There are several reasons to think the U.S. may soon enter a recession.
- Manufacturing has been slowing down. The Institute for Supply Management’s well-respected Purchasing Managers Index (PMI) has been trending down since October 2014. However, it crossed into negative territory last November, indicating a real slowdown in manufacturing.
- U.S. exports have been declining for several months, in part because of the rising strength of the dollar but also because many other economies are slowing. If U.S. companies aren’t selling their goods and services, they will have to scale back operations.
- And increasingly economists are warning that very low oil prices could lead us into a recession because the hard-hit energy sector is responsible for so much investment in the economy and high-paying jobs.
But here’s an indicator you may not have heard about: declining median income.
President Obama has been discussing and lamenting a decline in the median income. Indeed, one reason he and other liberals are pushing for a $15 an hour minimum wage is the (futile) hope it would stem that decline.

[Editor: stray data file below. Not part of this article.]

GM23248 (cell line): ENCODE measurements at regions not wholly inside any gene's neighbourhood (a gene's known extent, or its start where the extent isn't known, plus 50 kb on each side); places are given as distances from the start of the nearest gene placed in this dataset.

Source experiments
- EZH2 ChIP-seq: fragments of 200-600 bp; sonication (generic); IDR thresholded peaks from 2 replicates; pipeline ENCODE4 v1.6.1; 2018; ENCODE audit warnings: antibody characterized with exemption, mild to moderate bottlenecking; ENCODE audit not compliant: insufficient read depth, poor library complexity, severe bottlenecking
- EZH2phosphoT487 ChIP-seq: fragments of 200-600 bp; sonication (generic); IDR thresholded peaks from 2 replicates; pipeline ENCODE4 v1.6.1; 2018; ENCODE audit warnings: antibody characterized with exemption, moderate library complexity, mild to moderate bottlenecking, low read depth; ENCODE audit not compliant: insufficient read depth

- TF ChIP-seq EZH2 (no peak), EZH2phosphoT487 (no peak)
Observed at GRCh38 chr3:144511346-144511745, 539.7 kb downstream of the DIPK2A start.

But look at a St. Louis Federal Reserve Bank’s graph tracking median household income since 1985 [interactive version here]. The country has experienced three recessions in the past 30 years—1990-91, 2001, 2007-09 (represented by the shaded areas in the graph)—and in each instance, median household income began to decline about a year to 18 months prior to the start of a recession.
Once the median income hits bottom after a recession, it rises until its next recession-predicting downturn.
As the Fed’s graph shows, median household income began to decline again in 2013, hinting that a recession may be around the corner.
Of course, numerous factors can initiate or contribute to the development of a recession. And some recession barometers—such as the National Conference Board’s Index of Leading Economic Indicators—are still positive.
But recessions are generally the result of bad economic policies, and the U.S. has had more than its share of those over the last seven years.